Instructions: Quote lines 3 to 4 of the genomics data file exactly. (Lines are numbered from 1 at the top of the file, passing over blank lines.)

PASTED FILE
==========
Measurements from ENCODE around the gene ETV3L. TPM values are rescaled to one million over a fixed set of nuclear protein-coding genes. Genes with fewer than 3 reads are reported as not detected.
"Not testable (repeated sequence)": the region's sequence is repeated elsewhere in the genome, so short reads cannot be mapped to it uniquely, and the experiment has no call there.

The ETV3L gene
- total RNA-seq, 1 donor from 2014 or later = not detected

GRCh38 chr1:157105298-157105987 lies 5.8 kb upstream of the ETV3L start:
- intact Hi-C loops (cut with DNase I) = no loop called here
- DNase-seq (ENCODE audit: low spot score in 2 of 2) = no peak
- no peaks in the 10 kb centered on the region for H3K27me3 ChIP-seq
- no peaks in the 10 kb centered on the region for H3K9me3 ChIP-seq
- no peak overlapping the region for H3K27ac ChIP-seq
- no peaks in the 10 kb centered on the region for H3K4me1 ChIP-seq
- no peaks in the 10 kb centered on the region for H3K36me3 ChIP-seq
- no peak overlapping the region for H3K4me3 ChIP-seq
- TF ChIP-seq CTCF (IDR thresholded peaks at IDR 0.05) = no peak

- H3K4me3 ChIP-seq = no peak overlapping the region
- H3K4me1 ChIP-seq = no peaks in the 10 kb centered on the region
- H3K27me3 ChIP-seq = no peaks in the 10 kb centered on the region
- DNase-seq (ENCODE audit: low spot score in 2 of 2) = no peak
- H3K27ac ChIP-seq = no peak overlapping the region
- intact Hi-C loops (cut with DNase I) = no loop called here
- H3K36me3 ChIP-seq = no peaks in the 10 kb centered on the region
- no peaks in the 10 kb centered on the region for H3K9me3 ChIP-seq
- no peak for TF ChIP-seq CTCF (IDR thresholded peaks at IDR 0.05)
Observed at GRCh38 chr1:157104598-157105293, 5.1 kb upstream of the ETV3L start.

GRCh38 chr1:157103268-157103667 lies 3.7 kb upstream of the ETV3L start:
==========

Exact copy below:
The ETV3L gene
- total RNA-seq, 1 donor from 2014 or later = not detected